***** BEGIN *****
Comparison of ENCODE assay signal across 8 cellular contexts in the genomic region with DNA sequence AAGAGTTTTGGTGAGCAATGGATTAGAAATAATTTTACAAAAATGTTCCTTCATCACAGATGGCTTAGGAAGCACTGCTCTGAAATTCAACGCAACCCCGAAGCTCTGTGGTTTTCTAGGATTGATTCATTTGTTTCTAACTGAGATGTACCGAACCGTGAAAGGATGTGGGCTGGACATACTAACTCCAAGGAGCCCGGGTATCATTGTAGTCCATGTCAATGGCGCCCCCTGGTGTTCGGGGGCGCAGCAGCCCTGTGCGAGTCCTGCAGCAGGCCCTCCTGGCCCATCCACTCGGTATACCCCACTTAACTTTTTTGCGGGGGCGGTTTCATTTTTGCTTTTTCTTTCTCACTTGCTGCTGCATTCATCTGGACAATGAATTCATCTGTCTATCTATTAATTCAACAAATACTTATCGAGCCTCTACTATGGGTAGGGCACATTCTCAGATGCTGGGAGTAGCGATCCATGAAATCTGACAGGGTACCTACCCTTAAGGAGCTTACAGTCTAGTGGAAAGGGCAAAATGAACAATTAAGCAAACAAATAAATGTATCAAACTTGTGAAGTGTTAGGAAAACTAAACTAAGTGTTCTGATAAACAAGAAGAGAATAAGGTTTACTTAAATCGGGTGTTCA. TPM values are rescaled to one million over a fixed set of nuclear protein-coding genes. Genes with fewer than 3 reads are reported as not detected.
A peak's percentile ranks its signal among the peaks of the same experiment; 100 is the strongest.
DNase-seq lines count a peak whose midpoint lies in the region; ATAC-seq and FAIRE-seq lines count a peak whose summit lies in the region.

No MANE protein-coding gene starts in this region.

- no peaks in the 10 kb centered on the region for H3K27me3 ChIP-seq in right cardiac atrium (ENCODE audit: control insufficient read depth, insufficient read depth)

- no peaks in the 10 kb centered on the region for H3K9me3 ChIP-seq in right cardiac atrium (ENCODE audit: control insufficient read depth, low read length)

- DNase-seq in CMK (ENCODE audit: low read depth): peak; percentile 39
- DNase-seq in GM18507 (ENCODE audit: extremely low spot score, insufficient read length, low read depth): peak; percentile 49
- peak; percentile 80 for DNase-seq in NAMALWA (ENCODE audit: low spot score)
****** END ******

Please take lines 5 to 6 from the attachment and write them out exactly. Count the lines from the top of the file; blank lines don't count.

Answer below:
- no peaks in the 10 kb centered on the region for H3K27me3 ChIP-seq in right cardiac atrium (ENCODE audit: control insufficient read depth, insufficient read depth)

- no peaks in the 10 kb centered on the region for H3K9me3 ChIP-seq in right cardiac atrium (ENCODE audit: control insufficient read depth, low read length)